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Native American Witchcraft

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posted on Dec, 15 2006 @ 12:23 PM
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I've recently been doing some research into Native American mythology - in particular related to the topic of witchcraft in Native American culture. In most interviews with the Navajo, for example, it is quite clear that there is a deep belief (and fear, for lack of a better word) in witchcraft. In fact, many of the medicine men allegedly deal with eradicating the effects of witchcraft.

I've focused on the tribes in the Southwestern region of the United States, in particular because these are a hotspot for ufo-related paranormal activity...but this research has entered into the realm of the paranormal and metaphysical effects of the practice of Native American witchcraft.

The difficulty in this topic is also the fact that while most Navajo tribal members, for example, believe that this is very much a reality, very few are willing to speak of it...most of these tribes have a long oral history and do not believe in putting things down in writing - so finding more information becomes much more difficult and demanding. It requires interviewing tribal members - who may be willing to tell their stories, but not willing to write them down.

I would like to get in touch with anyone who is either a member of any of the southwestern tribes (or with knowledge of any of the ancient people of the area - also on this list) including : Navajo, Ute, Hopi, Pueblo, or the ancient Anasazi.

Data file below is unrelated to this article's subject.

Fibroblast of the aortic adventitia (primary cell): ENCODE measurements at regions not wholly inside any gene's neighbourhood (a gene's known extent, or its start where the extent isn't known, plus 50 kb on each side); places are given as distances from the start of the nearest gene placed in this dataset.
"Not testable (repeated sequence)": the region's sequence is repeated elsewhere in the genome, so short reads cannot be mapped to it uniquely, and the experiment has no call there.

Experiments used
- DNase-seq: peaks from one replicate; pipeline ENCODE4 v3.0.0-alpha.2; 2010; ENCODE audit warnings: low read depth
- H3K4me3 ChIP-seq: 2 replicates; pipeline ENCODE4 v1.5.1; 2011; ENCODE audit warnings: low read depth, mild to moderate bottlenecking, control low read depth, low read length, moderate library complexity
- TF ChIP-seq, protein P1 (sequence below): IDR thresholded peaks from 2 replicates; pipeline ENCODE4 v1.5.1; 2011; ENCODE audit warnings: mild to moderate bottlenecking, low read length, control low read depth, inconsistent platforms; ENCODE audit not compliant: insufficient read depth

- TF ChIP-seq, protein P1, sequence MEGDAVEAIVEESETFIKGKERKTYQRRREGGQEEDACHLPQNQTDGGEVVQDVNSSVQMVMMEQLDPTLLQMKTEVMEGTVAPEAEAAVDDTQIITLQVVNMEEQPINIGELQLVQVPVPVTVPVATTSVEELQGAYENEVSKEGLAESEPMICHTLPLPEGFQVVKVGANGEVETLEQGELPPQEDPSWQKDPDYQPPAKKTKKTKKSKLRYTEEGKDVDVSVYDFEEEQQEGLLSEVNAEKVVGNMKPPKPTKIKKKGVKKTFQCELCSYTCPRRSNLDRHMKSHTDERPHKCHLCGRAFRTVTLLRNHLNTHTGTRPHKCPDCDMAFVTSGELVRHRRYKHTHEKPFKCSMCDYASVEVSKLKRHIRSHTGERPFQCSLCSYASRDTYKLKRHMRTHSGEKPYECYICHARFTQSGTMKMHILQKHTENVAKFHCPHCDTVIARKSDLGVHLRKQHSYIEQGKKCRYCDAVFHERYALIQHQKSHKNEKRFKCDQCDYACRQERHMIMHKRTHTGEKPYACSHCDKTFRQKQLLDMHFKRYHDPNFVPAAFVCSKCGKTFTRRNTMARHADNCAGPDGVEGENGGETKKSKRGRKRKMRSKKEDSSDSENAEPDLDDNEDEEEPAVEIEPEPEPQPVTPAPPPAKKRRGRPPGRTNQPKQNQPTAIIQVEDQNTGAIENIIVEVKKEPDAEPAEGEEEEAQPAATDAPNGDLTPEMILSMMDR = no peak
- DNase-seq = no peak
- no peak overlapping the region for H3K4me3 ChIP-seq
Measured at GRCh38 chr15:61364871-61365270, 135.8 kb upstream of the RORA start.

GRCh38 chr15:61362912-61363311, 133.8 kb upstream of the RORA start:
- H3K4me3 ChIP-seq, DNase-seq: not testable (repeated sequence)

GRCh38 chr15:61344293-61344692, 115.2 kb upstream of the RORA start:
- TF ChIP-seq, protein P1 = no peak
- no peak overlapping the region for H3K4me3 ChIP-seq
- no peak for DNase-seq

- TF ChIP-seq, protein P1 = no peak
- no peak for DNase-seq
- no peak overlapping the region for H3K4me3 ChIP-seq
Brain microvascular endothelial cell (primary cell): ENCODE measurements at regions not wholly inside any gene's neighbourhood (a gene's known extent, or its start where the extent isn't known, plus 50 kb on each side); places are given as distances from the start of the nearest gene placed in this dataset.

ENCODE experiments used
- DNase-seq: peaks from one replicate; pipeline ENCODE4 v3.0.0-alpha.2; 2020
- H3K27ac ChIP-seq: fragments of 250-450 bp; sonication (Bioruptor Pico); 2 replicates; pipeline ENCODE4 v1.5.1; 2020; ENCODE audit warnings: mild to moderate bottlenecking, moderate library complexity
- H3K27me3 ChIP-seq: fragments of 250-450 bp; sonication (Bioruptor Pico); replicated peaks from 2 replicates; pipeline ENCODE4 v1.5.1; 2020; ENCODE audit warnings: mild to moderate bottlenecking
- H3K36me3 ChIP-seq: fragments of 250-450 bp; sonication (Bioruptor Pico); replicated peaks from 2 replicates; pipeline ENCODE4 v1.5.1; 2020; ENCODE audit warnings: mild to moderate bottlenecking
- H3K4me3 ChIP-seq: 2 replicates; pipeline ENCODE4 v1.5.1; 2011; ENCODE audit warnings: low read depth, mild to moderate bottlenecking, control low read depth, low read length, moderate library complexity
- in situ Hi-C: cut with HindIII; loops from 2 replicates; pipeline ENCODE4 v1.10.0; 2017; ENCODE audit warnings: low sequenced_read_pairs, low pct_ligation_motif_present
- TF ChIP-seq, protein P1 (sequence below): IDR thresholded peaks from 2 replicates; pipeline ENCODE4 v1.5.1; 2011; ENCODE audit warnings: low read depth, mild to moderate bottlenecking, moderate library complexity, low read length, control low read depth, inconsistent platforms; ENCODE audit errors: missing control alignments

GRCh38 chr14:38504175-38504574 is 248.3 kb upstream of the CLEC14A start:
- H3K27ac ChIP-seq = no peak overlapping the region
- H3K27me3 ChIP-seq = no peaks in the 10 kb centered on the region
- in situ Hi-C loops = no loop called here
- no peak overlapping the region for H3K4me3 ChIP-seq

My questions concern some of the practices of witchcraft within this region of the country and the various effects of these practices.

I encourage anyone with more information - to either post here for a dialog, or to contact me via PM.

Thanks,
-Ry

[edit on 15-12-2006 by rdube02]




posted on Dec, 15 2006 @ 12:27 PM
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Interesting project. One thing, though, you may want to find another word to use other than Native American Witchcraft. Most don't identify with the label and they see witchcraft as being from Europe, not American Indians. I would call it shamanism or medicine. That way, you may find a few more people willing to talk about it. They really don't like to have their practices related to witchcraft in any way type or size.



posted on Dec, 15 2006 @ 12:33 PM
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Originally posted by forestlady
Interesting project. One thing, though, you may want to find another word to use other than Native American Witchcraft. Most don't identify with the label and they see witchcraft as being from Europe, not American Indians. I would call it shamanism or medicine. That way, you may find a few more people willing to talk about it. They really don't like to have their practices related to witchcraft in any way type or size.